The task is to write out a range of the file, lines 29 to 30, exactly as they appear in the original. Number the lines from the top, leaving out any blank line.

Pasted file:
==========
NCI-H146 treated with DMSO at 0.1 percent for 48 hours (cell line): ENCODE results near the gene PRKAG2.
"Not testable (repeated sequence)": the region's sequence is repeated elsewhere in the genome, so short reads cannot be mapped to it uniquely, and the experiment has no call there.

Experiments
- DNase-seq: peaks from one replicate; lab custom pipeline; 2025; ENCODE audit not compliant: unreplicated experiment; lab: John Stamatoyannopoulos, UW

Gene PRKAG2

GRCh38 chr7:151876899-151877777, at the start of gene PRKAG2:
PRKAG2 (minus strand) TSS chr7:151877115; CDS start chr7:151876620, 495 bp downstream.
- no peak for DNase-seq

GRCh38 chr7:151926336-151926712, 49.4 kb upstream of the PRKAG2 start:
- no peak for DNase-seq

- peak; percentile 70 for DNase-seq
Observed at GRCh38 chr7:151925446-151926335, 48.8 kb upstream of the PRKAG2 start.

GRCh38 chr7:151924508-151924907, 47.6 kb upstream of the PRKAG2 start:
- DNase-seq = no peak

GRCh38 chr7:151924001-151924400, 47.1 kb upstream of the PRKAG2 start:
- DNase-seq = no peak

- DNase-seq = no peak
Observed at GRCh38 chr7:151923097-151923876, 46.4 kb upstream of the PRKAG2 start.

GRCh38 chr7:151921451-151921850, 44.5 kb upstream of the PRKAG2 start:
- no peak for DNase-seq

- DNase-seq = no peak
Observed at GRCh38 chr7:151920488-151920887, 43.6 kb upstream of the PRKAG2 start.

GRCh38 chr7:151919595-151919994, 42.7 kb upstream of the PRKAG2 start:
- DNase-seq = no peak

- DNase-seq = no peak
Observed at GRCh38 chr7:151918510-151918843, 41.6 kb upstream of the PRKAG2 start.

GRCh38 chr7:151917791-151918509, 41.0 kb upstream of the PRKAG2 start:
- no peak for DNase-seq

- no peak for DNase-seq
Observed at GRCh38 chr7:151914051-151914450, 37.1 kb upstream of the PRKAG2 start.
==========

- no peak for DNase-seq
Observed at GRCh38 chr7:151914051-151914450, 37.1 kb upstream of the PRKAG2 start.